Plans to increase European regulation around motorbikes and quads could raise running costs and drive up quad prices by up to 60%, Liberal Democrat MEP George Lyon has warned.
European Commission proposals to improve the safety of ATVs could lead to increased insurance, maintenance and import taxes, as well as forcing farmers to license them, the Scottish MEP warned.
Tabling amendments against the proposals, which would see farm quads required to have limited engine power and electronic systems designed for road traffic fitted, Mr Lyon said hill farmers could be seriously affected by the changes.
He said the proposals as they stood, which also include fitting a rear differential, having a reduced wheel base and noise controls, failed to make a distinction between ATVs used on roads and quads for farm use.
“If this proposal becomes law then many farmers and foresters will be faced with a huge rise in the cost of the bike, while insurance, maintenance and taxes will go up.
Road-spec bikes would be higher off the ground, making them less stable on steep ground, while a rear differential instead of a fixed back axle would make ATVs likely to lose traction on undulating ground, he added.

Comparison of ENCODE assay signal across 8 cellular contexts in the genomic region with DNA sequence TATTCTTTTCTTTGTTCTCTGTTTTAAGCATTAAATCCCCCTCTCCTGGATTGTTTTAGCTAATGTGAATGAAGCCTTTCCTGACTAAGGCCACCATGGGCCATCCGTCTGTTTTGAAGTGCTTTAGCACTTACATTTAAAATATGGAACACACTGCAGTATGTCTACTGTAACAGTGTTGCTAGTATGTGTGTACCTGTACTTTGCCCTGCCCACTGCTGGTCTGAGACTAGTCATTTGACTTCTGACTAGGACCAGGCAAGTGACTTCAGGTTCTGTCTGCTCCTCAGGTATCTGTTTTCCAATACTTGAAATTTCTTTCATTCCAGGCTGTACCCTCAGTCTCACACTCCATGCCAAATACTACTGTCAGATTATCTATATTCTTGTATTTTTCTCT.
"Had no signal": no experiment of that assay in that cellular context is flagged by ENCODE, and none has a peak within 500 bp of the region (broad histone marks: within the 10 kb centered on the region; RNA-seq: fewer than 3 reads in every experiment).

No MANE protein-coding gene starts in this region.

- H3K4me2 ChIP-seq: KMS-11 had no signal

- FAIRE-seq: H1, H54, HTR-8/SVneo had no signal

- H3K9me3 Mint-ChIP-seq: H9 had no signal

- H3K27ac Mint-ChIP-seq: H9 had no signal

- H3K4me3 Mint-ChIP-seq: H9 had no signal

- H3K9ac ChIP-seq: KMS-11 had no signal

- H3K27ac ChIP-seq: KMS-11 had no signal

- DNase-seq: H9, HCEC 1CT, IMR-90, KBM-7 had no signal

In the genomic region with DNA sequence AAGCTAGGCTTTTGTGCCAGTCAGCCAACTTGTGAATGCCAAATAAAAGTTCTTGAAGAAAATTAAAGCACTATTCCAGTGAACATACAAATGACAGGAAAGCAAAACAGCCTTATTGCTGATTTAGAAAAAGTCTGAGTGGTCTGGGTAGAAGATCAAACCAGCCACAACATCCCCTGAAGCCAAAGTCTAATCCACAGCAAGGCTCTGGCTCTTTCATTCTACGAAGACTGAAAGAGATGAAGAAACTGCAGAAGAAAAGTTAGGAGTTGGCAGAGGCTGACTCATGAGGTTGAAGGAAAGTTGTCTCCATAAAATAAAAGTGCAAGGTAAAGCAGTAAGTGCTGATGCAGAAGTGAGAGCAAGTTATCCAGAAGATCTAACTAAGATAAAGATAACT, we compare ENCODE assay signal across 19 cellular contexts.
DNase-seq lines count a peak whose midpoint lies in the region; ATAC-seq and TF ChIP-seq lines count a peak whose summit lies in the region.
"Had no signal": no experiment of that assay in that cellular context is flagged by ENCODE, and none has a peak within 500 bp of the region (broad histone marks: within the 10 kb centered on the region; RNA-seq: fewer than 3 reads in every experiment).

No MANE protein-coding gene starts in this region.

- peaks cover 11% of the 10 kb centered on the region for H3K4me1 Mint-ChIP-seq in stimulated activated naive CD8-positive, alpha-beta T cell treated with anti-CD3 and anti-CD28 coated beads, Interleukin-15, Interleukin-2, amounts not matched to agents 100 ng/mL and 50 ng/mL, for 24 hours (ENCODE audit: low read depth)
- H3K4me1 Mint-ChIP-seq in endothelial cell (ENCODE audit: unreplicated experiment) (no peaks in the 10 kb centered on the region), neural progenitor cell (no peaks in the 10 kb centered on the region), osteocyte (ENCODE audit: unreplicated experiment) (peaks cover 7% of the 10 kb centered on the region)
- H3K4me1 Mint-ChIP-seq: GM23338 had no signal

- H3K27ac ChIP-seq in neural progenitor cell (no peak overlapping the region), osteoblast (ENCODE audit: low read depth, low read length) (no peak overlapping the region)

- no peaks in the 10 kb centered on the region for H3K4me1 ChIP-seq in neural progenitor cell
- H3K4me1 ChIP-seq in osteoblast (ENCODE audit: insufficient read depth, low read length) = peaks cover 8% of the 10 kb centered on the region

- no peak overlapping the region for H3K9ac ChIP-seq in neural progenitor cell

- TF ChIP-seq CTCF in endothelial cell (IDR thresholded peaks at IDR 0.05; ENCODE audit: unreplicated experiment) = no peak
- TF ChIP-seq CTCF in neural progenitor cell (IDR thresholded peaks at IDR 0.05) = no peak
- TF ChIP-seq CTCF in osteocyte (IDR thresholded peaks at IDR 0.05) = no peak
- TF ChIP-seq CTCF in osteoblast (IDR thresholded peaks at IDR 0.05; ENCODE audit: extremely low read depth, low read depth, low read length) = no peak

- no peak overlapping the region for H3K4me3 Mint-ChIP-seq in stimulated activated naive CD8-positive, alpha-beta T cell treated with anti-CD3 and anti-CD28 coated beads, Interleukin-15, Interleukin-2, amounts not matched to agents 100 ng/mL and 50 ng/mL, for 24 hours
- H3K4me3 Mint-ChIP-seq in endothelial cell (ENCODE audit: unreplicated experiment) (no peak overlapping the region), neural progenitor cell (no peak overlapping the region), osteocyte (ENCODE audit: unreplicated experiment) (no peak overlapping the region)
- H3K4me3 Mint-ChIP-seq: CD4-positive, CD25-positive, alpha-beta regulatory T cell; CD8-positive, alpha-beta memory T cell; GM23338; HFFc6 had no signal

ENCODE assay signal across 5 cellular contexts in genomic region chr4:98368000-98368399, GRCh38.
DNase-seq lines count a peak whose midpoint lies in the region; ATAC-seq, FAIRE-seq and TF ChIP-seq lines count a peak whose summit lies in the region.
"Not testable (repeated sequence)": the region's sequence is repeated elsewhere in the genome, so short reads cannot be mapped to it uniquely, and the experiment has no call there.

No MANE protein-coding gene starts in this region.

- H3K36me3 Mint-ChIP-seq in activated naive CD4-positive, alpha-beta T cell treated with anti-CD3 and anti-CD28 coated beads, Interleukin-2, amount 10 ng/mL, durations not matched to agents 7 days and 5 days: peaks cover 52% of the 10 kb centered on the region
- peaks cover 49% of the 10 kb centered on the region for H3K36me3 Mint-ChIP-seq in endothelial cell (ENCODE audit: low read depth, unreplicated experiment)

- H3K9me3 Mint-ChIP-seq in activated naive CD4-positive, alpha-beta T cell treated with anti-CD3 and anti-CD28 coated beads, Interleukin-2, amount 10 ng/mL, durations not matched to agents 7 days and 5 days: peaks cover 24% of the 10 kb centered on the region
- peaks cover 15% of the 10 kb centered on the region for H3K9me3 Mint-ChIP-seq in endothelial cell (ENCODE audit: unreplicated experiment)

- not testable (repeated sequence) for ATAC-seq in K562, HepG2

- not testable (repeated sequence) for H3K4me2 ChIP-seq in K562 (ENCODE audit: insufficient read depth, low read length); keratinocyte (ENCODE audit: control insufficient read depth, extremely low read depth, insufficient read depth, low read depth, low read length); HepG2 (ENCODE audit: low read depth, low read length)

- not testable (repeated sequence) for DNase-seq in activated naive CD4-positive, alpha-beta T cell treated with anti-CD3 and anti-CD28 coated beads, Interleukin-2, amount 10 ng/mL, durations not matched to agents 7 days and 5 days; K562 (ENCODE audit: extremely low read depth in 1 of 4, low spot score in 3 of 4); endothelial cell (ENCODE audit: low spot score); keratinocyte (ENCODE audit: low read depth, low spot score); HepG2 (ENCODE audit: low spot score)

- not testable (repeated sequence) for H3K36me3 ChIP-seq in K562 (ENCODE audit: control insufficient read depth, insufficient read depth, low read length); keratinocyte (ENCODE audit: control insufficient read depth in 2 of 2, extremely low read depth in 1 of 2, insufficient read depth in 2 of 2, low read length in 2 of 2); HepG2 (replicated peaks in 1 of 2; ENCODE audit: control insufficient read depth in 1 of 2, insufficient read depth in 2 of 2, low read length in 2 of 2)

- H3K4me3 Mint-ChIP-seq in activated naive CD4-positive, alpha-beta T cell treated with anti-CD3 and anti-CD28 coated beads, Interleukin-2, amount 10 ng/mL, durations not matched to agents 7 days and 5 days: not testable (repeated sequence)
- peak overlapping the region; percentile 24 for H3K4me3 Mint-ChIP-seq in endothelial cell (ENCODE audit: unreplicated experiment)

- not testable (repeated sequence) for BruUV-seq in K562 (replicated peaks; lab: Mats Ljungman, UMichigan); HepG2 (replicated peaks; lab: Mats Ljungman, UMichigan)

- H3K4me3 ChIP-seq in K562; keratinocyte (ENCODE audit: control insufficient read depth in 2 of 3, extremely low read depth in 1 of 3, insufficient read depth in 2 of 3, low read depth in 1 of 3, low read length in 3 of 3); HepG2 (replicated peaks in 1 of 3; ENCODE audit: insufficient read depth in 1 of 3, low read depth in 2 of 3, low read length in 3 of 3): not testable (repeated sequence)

“To cap it all they are likely to be heavier and less powerful.
“I have tabled amendments that will recognise the difference between road and farm ATVs and allow manufacturers to continue making quad bikes that are tailored to the needs of the farming industry.”
Ben Coates, NFU assistant regulatory affairs adviser, said the proposals would undermine ATVs’ current use and have an immediate negative impact on farmers.
“We also estimate that the increased technical standards would make vehicles between 40% and 60 % more expensive to design and build,” he said.
“We welcome George Lyon’s efforts to improve the proposals and will lobby the parliament to support his amendments.”